Day 185 (A Hundred & Eighty-Five) of 365 days
Given the pace of life today, it’s increasingly common to feel overwhelmed by a blizzard of professional obligations. To-do lists grow despairingly long; calendars fill with meetings and calls. Even those with laser focus can struggle to keep up. But some of us are more susceptible than others to getting swept up in this frenzied accumulation of tasks, struggling to set priorities or say no. By trying to do everything at once, some of us end up falling behind.
By a certain point in our careers, most of us are used to keeping lists that outline what we have on our plate for the day. But there is a difference between jotting down a few scattershot items and taking a more systematic approach to prioritizing that list. Decide which tasks will really move the needle for you, and focus on those first”. You can’t treat every message in your inbox equally! One key part of prioritizing is knowing when you work best. Break your day into segments and tackle challenging work during times when you are sharpest and most productive. If your brain is most active between six and ten in the morning, for instance, that may not be the best time to respond to non-critical emails. Save those missives for a built-in time slot dedicated to administrative tasks.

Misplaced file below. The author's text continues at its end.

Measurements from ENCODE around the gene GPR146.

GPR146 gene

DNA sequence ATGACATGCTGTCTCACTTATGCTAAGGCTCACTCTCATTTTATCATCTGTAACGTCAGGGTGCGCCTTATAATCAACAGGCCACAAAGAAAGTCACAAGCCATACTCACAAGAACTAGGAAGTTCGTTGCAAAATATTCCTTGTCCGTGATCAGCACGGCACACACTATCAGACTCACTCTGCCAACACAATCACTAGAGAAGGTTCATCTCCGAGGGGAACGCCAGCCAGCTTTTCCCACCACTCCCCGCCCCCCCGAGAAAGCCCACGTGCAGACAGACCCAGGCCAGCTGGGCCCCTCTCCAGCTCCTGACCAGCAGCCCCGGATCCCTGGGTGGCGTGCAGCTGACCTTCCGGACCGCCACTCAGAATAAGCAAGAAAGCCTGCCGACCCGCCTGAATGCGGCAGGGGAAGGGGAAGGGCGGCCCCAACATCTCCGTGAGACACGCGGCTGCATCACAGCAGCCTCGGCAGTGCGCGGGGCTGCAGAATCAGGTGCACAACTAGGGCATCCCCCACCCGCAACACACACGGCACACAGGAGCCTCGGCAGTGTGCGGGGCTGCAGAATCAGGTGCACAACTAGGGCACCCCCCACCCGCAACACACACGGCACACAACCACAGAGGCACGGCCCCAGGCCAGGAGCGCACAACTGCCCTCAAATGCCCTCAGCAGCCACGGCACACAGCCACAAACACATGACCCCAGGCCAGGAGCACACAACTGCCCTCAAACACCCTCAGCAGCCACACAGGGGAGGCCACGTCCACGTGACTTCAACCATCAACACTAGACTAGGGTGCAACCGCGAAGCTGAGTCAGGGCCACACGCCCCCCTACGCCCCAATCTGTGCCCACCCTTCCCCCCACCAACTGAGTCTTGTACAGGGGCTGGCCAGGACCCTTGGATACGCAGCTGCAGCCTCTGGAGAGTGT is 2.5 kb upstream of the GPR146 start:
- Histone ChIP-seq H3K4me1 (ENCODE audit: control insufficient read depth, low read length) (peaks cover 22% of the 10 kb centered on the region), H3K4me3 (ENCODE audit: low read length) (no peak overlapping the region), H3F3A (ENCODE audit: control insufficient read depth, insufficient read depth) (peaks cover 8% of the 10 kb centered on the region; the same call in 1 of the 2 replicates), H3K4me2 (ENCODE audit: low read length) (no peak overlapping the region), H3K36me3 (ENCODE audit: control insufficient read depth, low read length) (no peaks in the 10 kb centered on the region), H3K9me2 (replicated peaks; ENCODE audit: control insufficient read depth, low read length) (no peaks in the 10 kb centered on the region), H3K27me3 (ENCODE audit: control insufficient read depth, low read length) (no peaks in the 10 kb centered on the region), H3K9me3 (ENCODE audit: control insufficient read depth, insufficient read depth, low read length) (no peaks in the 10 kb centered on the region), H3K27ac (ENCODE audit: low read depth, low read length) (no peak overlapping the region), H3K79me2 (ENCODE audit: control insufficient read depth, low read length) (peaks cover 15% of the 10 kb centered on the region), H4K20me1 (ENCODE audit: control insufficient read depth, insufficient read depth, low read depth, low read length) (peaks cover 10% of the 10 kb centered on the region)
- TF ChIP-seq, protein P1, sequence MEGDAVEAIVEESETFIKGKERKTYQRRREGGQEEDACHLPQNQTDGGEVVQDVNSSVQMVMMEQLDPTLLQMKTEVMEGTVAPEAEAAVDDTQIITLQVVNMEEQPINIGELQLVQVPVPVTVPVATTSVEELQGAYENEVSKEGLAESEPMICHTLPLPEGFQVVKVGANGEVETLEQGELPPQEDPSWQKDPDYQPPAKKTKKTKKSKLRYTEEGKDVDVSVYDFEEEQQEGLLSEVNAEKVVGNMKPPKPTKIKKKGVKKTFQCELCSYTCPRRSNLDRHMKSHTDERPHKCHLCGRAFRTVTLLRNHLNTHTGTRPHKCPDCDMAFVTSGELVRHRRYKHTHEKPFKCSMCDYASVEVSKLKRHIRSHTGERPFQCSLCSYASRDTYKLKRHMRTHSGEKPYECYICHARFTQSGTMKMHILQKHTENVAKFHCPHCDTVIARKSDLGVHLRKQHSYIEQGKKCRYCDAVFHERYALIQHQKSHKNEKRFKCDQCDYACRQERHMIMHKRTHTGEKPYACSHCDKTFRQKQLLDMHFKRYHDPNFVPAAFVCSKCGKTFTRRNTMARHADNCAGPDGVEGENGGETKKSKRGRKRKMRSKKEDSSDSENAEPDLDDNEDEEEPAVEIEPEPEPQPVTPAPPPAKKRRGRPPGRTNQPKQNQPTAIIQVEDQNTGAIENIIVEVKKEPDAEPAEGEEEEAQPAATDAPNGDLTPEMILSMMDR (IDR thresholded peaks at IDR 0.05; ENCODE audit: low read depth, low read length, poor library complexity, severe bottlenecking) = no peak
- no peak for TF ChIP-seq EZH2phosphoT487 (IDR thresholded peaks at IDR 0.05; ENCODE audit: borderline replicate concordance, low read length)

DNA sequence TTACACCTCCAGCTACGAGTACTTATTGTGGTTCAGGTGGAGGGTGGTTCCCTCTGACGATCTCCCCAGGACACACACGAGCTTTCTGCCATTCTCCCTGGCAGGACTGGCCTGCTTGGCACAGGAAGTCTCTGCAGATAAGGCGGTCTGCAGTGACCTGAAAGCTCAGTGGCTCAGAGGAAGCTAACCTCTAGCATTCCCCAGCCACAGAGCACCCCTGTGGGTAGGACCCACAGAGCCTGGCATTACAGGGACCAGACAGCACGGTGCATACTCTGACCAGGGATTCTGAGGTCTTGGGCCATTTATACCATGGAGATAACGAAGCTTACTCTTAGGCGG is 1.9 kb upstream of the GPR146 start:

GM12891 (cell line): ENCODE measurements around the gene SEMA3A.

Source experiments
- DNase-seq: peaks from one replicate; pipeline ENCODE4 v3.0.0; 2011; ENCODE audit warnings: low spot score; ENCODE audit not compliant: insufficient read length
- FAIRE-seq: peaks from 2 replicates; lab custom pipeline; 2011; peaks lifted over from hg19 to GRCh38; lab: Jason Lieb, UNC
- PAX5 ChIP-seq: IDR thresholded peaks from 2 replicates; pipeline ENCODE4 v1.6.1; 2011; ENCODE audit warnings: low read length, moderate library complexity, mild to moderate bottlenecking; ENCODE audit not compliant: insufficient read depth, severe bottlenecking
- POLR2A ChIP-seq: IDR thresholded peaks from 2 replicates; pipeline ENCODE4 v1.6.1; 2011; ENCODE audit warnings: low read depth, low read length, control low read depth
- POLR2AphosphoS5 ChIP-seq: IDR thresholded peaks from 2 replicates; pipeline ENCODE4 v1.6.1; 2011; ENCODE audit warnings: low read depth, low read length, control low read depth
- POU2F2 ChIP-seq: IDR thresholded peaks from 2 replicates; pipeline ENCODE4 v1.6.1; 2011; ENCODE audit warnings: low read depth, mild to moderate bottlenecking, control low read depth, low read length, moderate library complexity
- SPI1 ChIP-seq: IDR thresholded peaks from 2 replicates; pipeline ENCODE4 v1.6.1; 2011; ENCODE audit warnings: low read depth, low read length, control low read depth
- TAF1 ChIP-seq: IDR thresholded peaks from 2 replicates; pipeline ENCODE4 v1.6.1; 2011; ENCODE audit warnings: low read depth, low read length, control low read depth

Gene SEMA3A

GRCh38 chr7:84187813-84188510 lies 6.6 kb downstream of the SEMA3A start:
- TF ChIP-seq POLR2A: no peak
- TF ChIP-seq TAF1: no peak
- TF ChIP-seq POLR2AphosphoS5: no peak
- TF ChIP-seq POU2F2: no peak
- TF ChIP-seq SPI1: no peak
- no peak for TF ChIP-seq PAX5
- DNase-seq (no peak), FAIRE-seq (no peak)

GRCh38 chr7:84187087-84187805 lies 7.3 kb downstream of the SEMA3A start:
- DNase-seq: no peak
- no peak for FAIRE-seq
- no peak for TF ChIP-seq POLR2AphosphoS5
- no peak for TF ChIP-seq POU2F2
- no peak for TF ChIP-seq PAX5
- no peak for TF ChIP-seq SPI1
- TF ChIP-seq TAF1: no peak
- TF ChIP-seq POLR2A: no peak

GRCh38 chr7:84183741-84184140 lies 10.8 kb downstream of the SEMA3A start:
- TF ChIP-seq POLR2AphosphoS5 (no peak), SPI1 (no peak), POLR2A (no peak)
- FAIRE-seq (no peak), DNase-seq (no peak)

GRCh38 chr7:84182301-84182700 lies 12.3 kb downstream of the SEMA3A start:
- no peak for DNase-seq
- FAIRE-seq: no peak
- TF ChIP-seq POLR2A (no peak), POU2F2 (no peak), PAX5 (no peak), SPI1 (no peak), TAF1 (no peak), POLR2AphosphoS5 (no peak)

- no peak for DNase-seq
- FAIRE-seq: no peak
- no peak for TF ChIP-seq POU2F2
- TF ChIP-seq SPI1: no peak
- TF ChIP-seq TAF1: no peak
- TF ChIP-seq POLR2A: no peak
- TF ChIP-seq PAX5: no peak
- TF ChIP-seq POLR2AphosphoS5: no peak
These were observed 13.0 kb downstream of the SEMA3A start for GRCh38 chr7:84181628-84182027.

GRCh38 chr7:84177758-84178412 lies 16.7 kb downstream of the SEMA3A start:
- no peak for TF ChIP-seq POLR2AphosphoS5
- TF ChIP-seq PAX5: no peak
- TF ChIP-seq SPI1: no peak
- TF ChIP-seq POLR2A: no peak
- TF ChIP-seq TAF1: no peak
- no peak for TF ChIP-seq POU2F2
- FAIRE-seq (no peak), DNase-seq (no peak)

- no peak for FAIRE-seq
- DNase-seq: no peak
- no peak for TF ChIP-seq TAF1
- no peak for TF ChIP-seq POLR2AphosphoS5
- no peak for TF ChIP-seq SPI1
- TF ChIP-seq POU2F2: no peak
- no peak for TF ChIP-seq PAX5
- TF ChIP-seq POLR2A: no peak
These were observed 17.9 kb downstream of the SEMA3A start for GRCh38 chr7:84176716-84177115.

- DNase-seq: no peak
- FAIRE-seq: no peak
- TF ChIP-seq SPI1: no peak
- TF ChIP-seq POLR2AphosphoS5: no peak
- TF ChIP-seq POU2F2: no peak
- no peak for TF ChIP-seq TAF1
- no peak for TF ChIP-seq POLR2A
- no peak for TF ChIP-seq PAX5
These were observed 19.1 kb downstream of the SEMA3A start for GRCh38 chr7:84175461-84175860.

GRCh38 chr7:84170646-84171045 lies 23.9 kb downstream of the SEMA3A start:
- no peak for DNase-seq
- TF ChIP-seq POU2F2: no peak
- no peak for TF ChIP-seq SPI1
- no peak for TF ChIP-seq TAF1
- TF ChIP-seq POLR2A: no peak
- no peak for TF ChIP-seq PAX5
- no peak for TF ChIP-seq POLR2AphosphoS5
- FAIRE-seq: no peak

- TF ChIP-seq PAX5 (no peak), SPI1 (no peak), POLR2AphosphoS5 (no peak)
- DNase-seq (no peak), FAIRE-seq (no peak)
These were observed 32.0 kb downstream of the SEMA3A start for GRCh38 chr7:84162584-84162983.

If you are feeling overwhelmed by your responsibilities, consider whether you are by nature a “pleaser,” as many high achievers are. Pleasers tend to take on more than they should — their default response is, “yes, why not?” But learning when to say “no,” and learning to do it tactfully, is critical for preserving valuable time and energy. Entrepreneurs often struggle with this, especially if they become known, they’ll start getting all kinds of offers to be on panels and take non-essential meetings. All of a sudden, their time is not their own. They have to find ways to not lose their bearings and stay focused on the activities that will propel their startup forward.
As a responsible person, I tend to take on more work to help others out. I’ll always get the job done no matter how much is on my plate, but it can sometimes leave me feeling overwhelmed. I’ve learned along the way that taking on too much responsibility is, in itself, irresponsible. Especially when you’re part of a team. Knowing this about myself, I’ve gotten better at saying “no” to tasks that really aren’t mine to take on.
“Yes, people” are lovely, on the surface. You may think that saying yes to everything will portray you as a go-getter who can do everything. However, in the long run, no one can do everything. And saying no in a professional way can show strength and self-knowledge.